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Wharton: Why More Companies Are Standing Up on Social Issues

From the war in Ukraine to anti-LGBTQ+ legislation in Florida, companies are increasingly speaking out on social issues. Silence is no longer golden for firms.

Published with permission from Knowledge@Wharton, Wharton's online business journal.

Peer pressure is hard to resist, even for big corporations.

Disney CEO Bob Chapek spoke out against Florida’s anti-LGBTQ+ legislation after criticism of his silence began trending on social media. Microsoft stopped sales and service in Russia after releasing a sharply worded statement condemning Vladimir Putin’s “unjustified, unprovoked, and unlawful” invasion of Ukraine. And Goldman Sachs pledged $10 million to address racial and social injustice after the 2020 police killing of George Floyd.

“What we’re seeing right now in many companies is a really strong response to external advice, recommendations, pressure to engage more intently around social issues,” said Wharton management professor Stephanie Creary.

Creary, who studies organizational behavior, identifies this response as “social authorization” or a kind of permission granted by external groups for business leaders to take internal action. Executives are growing more aware of the close connections among societal issues, the company’s responsibility on those issues, and their bottom line, which makes them more likely to engage. External pressure isn’t the only mechanism that elicits a response from the C-suite, she said, but it is an effective one these days.

Historically, most companies kept their eyes on business objectives and their noses out of the political or social fray. But that’s changed in the last 15 years — and especially in the last two years since Floyd’s death — with investors and consumers demanding greater transparency and authenticity. They want to know where companies stand and what they are doing on a broad range of big-picture issues, from reducing carbon emissions to closing the wealth gap. It’s one reason why ESG — environmental, social, and corporate governance — is at the top of many corporate agendas.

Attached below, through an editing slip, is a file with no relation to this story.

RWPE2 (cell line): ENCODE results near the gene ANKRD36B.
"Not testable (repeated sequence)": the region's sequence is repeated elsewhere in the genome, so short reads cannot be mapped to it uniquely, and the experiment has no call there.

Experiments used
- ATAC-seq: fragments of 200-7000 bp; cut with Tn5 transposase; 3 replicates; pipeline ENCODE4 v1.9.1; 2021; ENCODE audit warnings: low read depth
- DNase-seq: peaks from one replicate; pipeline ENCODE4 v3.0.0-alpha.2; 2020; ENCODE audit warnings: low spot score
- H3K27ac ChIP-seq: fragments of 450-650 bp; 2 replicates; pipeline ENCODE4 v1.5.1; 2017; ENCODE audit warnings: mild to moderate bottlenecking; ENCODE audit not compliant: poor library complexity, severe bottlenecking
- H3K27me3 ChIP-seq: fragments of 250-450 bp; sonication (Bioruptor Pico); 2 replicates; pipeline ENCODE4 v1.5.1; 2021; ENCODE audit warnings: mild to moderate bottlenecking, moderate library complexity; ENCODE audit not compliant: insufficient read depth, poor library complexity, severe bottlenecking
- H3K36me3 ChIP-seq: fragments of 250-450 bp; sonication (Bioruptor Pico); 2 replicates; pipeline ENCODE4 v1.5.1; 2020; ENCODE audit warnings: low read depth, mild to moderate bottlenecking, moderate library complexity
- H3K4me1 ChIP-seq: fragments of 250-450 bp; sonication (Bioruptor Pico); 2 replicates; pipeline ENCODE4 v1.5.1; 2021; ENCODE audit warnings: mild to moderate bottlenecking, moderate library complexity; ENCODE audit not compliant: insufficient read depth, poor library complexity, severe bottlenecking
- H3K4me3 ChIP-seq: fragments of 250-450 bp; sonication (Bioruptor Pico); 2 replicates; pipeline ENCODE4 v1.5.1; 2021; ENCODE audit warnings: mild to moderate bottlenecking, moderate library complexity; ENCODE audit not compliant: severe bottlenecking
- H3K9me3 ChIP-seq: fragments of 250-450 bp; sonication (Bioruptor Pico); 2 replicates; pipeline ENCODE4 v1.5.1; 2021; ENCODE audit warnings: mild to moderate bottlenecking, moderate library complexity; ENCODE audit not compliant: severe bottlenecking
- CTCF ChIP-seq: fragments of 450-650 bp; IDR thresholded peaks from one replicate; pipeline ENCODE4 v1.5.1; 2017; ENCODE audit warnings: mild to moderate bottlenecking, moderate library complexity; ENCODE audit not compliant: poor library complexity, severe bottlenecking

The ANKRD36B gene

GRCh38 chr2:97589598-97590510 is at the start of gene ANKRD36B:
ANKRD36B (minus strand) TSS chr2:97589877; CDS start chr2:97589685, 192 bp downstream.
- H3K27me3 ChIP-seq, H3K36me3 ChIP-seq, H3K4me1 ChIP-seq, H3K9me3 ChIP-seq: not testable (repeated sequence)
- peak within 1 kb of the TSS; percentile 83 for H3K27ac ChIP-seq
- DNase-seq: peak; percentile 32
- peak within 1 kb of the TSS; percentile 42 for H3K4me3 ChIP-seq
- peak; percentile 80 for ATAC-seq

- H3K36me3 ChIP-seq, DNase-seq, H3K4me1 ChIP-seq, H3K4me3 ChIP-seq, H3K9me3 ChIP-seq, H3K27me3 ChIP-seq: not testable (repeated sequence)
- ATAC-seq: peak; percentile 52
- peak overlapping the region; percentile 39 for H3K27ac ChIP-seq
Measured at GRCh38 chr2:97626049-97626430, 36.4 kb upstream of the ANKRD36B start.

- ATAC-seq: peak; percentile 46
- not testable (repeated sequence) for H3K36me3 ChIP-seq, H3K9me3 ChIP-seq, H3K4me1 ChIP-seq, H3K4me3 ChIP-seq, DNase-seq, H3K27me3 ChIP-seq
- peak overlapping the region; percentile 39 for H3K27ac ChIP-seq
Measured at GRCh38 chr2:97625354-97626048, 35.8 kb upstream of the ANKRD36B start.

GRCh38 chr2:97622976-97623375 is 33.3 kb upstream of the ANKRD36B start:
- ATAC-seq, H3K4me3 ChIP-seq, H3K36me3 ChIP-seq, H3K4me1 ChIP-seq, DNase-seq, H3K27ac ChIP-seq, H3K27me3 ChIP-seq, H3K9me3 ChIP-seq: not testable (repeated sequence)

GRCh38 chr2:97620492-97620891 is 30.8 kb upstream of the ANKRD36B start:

“What I’m finding in my research is that companies are starting to see the linkages between their activities and what happens socially — that these are not separate entities,” Creary said. “These are things that are new and emerging but certainly promising.”

“I think the Disney [episode] is the perfect example of the tension that still exists between business and policy.” — Stephanie Creary

The case of Disney exemplifies the shift. When Chapek raised objections to the education legislation, which has been dubbed by critics as the “Don’t Say Gay” bill, the governor and lawmakers responded swiftly by stripping Disney of a special tax designation that it had maintained since 1967.

The bitter battle between Gov. Ron DeSantis and the state’s largest private employer has made global headlines and spawned a lawsuit by taxpayers against the state, claiming they will have to pay more than $1 billion in bond debt for the company.

“I think the Disney [episode] is the perfect example of the tension that still exists between business and policy,” Creary said. “The old way of doing things would be what many politicians would suggest — that business stays out of anything that has legal implications. But what we know is business can’t stay out of anything that has legal implications because, by their very nature, they are beholden to all the laws that everyone else is beholden to.”

The George Floyd Effect

The sequential police murders in 2020 of Breonna Taylor, a Black medical worker who was shot to death during a botched raid on her apartment, and George Floyd, an unarmed Black man killed on the street as bystanders watched, prompted thousands of companies to take a hard look at their own contributions to systemic racism. Many responded by pledging money to Black Lives Matter and community causes, increasing racial bias training, establishing cross-cultural peer groups, and hiring chief diversity officers. According to LinkedIn data, diversity roles rose 71% between 2015 and 2020.

Creary also noted an expansion of hires with the unusual title of director of employee activism, which she found “absolutely fascinating.”

“When you think about the history of business and the history of separating business from societal issues, the fact that companies are starting to hire someone called a director of employee activism helps us to understand that this is a tide that is turning,” the professor said.

Whether it results in lip service or lasting change is still a question, she added. It’s easy for companies to lose sight of diversity and inclusion when so many other urgent problems are on deck.

“Their job is to keep talking about it,” Creary said of chief diversity officers and others in similar roles. “When something else happens in the company and people get distracted, or when the business cycle turns and we’re focused on helping the bottom line to be increased, these directors of hybrid functions are there to make sure the company doesn’t take its eye off the issues.”